Coast to Coast Motors Official Blog

Tire Maintenance

By Product Expert | Posted in FAQ, How does it work?, Q&A, Tips and Tricks on Thursday, October 31st, 2019 at 3:30 PM
Tire Maintenance

How do I rotate my tires myself?

Tires are an essential part of your vehicle. While you need the engine to get power to your tires, you need tires to actually do the work of getting you from point a to point b. That is why rotating your tires every few thousand miles is important. How do I rotate my tires myself you are asking? Great question!

Why should I rotate my tires?

Based on the placement of your tires, they will wear differently. The tires on the front of your vehicle will wear quicker than your tires on the back. This is because more weight is in the front of your vehicle due to the engine. If you rotate your tires every 3,000-8,000 miles, this will help keep your tires lasting longer.

Read More: What paperwork should always be in my vehicle?

Is there a specific place my tires go when rotated?

This depends on the tread of your tires. See the images below for more specifics.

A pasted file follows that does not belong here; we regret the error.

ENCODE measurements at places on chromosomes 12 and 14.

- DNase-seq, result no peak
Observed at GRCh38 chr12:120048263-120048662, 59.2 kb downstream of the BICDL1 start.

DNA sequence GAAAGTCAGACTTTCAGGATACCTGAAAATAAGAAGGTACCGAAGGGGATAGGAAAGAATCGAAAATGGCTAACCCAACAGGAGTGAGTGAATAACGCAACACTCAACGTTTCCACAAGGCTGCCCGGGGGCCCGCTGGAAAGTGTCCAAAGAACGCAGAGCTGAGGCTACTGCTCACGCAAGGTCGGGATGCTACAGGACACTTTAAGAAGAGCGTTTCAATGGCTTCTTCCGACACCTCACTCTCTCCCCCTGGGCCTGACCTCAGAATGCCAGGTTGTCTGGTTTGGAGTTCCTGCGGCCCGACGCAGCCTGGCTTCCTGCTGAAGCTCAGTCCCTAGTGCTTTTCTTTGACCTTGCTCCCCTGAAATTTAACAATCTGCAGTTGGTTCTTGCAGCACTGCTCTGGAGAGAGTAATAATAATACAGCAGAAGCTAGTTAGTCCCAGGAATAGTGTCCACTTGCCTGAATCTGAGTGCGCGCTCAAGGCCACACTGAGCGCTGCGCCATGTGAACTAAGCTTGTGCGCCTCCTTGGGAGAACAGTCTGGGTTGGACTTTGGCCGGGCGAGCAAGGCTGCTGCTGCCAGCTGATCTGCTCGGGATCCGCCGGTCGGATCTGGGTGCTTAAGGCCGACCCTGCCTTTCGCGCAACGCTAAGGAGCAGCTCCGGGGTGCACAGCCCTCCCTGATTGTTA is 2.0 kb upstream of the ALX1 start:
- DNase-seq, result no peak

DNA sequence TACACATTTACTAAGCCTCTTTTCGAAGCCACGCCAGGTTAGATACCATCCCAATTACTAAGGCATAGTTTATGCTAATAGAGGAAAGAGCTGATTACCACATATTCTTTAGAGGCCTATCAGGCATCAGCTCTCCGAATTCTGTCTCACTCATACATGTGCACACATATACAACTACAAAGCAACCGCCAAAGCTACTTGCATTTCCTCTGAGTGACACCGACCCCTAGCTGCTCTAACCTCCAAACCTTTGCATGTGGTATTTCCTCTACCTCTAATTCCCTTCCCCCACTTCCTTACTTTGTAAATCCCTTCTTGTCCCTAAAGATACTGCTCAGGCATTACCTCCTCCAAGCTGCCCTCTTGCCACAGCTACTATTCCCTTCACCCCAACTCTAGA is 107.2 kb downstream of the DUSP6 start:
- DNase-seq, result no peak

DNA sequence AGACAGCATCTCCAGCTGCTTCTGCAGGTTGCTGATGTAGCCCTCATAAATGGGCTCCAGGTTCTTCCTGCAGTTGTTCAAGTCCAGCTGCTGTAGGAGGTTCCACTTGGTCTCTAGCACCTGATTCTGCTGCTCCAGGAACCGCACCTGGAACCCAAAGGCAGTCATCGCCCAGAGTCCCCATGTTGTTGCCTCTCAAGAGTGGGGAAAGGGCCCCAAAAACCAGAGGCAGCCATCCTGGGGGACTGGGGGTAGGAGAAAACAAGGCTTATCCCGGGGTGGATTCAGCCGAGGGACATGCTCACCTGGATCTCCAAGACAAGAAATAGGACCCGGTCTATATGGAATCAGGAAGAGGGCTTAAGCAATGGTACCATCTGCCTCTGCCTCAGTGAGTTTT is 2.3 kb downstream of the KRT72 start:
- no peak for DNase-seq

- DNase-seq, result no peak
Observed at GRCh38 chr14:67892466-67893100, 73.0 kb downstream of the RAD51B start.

Same Sized Wheel and directional tire rotation

If the tread is the same, then the front and back left tires switch places and the front and back right tires switch places.

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Front Wheel Drive Tire Rotation Pattern

If you have treads that crisscross and your vehicle is front-wheel drive, this is the pattern you will follow. You will take your front two tires and place them straight back where your back two tires were. You will then take your back two tires and crisscross them. So your back-right tire will go where your left front tire was, and your back-left tire will go where your front right tire was.

Rear wheel drive and four wheel drive tire rotation pattern

For treads that again crisscross, but are rear-, four- or all-wheel drive, there are two options. The first is rotating your tires in an X formation. Your front right and back left tires will switch positions, and your front left and back right tires will switch positions.

Rear wheel drive and four wheel drive tire rotation pattern

The second option is the exact opposite of the front-wheel-drive rotation pattern. Your back tires will go where the front tires were, and your front tires will crisscross. The front left tire will go where your back-right tire was, and your front right tire will go where your back-left tire was.

So what do I have to do?

  • Loosen the lug nuts on all of your wheels. This will make it easier for you to take your tires off when your car is jacked up.
  • Jack up your vehicle. Consult your owner’s manual for jack points.
  •  Remove lug nuts and tires.
  • Rotate tires to the new position based on the tire tread and drive of your vehicle as described above. Tighten lug nuts slightly.
  •  Lower your vehicle from the jacks and tighten up lug nuts.

How many tires do I need to replace at once?